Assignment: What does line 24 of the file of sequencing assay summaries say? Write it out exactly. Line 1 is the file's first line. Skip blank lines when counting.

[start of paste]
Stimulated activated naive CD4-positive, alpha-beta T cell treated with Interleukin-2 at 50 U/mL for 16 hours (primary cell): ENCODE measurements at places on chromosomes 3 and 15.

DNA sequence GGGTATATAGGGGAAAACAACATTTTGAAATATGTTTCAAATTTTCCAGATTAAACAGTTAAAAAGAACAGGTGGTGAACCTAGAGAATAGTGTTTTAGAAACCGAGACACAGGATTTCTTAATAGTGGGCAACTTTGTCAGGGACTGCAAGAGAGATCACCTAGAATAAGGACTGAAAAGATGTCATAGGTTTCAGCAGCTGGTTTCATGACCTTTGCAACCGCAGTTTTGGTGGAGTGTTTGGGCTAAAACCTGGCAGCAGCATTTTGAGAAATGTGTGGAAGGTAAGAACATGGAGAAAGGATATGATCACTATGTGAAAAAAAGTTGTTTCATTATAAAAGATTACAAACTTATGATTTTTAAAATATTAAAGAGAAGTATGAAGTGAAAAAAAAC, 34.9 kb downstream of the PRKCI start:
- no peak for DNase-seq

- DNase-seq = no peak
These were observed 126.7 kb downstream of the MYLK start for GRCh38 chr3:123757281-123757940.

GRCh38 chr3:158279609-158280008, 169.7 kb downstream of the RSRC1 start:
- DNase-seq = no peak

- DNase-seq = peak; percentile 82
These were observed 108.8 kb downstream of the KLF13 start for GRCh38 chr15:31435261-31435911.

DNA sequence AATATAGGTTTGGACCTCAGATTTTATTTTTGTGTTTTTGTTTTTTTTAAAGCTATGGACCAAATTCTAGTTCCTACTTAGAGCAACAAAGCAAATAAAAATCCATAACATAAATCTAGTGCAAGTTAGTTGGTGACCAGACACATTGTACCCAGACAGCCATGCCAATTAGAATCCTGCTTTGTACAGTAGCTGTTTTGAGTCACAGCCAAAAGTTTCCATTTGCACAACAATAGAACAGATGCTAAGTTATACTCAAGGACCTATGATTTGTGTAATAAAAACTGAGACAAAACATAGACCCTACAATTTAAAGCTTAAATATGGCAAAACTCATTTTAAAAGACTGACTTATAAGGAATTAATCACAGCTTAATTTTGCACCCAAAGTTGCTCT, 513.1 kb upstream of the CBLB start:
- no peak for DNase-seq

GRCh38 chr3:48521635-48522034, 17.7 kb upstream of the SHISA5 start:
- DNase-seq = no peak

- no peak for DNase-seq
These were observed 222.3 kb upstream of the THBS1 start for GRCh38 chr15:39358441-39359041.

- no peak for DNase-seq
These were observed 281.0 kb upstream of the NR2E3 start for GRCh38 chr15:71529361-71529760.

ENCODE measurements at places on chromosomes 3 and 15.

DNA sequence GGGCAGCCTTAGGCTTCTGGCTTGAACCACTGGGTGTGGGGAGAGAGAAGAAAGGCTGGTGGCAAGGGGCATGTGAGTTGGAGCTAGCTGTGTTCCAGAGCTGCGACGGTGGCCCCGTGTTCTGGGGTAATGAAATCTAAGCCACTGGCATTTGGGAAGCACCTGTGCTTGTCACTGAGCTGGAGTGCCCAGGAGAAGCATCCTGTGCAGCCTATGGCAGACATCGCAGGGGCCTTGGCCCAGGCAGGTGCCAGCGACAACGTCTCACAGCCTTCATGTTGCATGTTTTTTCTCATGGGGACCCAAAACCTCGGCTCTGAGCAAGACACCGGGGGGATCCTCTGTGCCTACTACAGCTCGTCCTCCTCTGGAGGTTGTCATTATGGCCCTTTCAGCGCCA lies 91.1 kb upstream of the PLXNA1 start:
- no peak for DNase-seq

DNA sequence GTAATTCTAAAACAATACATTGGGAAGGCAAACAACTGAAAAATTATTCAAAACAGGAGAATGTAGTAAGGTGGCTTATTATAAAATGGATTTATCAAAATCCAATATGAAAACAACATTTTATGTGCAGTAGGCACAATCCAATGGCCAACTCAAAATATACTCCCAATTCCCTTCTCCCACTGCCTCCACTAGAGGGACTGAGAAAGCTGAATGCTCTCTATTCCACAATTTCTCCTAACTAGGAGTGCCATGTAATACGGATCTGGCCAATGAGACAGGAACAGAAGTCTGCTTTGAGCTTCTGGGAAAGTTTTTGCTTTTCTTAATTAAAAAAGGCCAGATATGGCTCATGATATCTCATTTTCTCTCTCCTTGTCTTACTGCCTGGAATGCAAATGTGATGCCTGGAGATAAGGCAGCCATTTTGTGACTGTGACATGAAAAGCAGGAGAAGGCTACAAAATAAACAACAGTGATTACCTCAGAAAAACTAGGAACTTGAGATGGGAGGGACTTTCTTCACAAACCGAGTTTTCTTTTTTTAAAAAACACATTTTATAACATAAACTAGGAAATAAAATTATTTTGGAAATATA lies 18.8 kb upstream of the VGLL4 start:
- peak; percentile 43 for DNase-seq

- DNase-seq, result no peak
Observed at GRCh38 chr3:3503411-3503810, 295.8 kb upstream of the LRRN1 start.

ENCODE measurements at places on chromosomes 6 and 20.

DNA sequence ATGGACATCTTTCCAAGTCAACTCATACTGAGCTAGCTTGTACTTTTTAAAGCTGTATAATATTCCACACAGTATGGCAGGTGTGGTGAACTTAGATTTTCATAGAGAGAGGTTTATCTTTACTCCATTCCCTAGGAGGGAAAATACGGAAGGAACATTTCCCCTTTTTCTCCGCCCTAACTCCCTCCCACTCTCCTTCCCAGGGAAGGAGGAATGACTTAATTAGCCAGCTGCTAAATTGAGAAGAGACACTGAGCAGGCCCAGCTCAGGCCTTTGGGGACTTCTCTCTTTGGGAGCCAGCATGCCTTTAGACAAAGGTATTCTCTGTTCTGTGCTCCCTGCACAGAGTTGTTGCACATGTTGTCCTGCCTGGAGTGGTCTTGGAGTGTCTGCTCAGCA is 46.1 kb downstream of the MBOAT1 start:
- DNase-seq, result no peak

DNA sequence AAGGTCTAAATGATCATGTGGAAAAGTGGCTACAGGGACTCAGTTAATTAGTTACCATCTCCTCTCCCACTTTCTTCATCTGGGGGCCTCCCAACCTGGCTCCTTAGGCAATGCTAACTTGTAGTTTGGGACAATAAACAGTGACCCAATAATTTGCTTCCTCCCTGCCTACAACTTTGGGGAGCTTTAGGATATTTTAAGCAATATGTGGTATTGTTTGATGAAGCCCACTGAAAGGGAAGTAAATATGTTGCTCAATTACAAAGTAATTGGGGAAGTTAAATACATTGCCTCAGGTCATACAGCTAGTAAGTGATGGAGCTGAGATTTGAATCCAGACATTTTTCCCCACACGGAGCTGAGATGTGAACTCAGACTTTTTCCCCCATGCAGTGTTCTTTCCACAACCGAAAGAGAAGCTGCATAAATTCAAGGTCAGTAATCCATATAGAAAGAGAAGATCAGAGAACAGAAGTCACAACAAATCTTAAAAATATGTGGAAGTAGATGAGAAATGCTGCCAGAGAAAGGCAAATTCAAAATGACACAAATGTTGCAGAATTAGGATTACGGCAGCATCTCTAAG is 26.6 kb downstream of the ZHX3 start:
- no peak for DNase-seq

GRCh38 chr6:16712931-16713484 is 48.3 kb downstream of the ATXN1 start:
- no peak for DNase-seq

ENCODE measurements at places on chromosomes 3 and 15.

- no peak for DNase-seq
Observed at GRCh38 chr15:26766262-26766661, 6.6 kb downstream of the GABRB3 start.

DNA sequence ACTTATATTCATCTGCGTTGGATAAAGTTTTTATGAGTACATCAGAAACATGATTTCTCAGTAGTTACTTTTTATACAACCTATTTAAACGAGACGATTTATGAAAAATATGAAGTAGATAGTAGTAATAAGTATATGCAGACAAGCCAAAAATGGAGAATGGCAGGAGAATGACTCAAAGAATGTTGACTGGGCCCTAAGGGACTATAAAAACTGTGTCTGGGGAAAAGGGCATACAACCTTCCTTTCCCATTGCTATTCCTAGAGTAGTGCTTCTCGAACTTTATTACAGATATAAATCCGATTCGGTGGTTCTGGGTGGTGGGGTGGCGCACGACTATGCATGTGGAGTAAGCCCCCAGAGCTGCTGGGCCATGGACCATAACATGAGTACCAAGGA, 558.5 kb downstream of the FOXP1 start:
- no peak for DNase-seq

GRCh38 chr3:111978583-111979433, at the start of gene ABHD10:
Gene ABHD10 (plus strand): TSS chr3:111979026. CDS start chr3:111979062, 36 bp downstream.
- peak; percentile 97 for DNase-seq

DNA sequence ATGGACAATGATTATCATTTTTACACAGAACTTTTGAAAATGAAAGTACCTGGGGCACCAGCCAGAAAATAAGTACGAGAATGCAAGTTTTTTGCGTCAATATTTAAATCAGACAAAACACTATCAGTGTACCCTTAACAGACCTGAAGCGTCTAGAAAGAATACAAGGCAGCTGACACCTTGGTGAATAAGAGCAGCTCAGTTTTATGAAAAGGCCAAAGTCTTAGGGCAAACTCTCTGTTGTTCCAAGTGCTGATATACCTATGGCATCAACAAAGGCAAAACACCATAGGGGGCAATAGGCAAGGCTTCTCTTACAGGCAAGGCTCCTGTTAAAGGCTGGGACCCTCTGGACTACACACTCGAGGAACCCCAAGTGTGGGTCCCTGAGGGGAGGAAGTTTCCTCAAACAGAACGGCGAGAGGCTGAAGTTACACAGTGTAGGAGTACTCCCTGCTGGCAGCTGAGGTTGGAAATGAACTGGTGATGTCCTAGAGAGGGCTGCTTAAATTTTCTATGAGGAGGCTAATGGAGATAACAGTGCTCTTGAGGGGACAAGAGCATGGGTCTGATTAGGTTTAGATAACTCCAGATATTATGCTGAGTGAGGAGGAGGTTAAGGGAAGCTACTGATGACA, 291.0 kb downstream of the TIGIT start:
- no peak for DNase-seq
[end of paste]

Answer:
Observed at GRCh38 chr3:3503411-3503810, 295.8 kb upstream of the LRRN1 start.